An Indian wildlife protection society has called for better education about poaching after a hyena was found severely injured by a jaw trap in Kahari village, Agra, in the northern Indian state of Uttar Praedesh.
Early in January, Wildlife SOS were alerted about a hyena trapped in a culvert by local farmers. The hyena, thought to be a 7-year-old male, had been chased by poachers before taking shelter in the culvert.
A team from the Agra Bear Rescue Facility was able to drain the water from the culvert to eliminate the risk of the animal drowning. Despite a crowd of some 500 people from the village, rescuers were able to coax the frightened animal out of the culvert and transport it to an animal hospital for treatment.
The hyena suffered severe tissue damage to its left hind leg and remains in a critical condition at the Wildlife SOS hospital, as reported on their website:
Rescues like this one can be exceptionally nerve-wracking as both the safety of the public and the animal needs to be kept in mind. With a huge crowd of nearly 500 people gathered around, the rescue was extremely challenging. It took over two hours for the rescue team to safely extricate the hyena and as it was under excruciating pain, we had rush to the Wildlife SOS animal hospital for immediate medical intervention.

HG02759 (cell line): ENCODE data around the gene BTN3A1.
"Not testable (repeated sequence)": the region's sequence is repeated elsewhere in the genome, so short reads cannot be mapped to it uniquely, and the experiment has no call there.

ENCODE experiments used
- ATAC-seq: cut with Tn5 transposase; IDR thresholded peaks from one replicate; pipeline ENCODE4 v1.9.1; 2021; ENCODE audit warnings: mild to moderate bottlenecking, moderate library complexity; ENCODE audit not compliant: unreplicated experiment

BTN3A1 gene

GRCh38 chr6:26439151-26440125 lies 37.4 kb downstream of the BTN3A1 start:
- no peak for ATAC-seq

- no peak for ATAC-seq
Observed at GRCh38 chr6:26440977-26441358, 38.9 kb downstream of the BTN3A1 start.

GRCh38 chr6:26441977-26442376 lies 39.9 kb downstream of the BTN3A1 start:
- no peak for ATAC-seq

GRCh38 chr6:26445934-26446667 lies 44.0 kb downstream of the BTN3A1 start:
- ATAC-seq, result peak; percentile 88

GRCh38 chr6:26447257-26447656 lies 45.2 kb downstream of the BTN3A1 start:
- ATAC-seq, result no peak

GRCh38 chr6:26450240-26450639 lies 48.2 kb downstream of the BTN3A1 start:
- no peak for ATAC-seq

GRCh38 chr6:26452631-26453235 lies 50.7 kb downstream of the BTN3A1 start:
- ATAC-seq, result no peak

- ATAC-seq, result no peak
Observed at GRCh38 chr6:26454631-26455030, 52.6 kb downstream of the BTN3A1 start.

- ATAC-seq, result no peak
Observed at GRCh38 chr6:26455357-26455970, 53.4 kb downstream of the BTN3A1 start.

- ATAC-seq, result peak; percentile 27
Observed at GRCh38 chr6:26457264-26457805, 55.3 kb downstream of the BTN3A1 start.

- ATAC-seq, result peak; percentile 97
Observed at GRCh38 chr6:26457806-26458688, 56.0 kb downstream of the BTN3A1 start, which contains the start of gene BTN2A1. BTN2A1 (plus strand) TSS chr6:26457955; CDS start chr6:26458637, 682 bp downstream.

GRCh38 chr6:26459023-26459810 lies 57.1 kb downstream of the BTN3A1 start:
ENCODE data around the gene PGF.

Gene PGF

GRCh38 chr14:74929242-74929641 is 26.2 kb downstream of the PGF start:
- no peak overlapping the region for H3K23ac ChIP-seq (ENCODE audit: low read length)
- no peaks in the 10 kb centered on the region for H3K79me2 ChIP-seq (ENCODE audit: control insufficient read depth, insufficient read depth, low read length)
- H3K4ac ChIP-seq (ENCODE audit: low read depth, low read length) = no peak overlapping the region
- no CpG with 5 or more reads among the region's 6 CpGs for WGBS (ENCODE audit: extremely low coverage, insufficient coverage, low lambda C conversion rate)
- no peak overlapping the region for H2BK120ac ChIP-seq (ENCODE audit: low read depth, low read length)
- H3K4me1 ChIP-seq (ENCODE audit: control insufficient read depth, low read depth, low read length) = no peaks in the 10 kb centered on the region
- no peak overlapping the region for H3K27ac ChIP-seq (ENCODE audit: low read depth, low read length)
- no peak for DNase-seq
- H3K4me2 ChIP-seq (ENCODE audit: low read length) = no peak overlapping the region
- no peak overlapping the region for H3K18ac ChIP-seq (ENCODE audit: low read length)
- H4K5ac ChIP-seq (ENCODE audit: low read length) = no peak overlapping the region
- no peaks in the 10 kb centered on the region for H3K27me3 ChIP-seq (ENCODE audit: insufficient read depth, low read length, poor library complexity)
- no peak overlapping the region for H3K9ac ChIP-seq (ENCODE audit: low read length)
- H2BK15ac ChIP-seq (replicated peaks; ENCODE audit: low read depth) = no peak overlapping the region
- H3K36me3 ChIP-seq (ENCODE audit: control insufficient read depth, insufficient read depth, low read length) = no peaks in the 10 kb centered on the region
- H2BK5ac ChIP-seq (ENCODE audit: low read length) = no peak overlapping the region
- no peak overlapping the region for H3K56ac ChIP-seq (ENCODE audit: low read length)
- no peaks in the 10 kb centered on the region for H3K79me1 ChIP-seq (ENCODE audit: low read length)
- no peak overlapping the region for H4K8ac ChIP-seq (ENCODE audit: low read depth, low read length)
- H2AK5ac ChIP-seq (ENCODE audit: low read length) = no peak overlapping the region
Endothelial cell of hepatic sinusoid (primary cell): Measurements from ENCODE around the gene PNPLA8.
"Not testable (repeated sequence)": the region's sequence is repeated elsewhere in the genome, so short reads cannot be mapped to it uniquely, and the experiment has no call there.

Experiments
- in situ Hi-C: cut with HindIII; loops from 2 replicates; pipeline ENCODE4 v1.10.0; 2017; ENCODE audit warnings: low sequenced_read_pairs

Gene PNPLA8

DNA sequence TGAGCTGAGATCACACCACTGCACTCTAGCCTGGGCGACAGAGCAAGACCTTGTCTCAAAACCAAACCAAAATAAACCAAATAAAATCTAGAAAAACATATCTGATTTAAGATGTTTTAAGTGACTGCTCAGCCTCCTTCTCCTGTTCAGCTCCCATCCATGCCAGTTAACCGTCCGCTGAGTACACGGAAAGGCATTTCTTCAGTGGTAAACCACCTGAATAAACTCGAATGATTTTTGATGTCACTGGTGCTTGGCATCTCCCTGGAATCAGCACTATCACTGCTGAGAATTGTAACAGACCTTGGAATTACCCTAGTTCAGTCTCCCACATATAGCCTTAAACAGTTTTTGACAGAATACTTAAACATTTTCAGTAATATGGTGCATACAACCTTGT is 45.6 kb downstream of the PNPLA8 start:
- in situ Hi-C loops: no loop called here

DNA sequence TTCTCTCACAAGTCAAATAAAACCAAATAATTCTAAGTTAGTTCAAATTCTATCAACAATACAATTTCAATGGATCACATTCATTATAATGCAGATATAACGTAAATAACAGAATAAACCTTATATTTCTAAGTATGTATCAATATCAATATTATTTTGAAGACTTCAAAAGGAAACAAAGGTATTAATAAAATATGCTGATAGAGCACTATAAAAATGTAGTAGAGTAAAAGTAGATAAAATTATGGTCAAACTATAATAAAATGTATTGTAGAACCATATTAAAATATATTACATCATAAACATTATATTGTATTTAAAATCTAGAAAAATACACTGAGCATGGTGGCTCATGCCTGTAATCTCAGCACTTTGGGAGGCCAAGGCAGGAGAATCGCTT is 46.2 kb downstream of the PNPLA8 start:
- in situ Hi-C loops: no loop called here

Source: Wildlife SOS
Just months earlier in Pulphur village, Agra, another male hyena was found caught in a jaw trap also set by poachers. Striped hyenas are classed as 'near threatened' by the International Union for Conservation of Nature (IUCN), which estimates that there are now less than 10,000 mature striped hyenas in the world.
In a statement on their website, Wildlife SOS said:
A thorough examination revealed severe damage to soft tissues in the hind leg caused by the jaw trap. We are currently providing medical treatment & intensive care and hope the animal can recover. However, the prognosis looks grave and will depend on how the animal responds to treatment.
- Source: Wildlife SOS
Striped hyenas are protected in India under the Wildlife Protection Act of 1972. Wildlife SOS has called for education to be offered to locals about ''the illegality of such offences'' in order to ''empower people with knowledge about the law.''
You can read more about poaching and animal protection in the US here.
Source: Wildlife SOS
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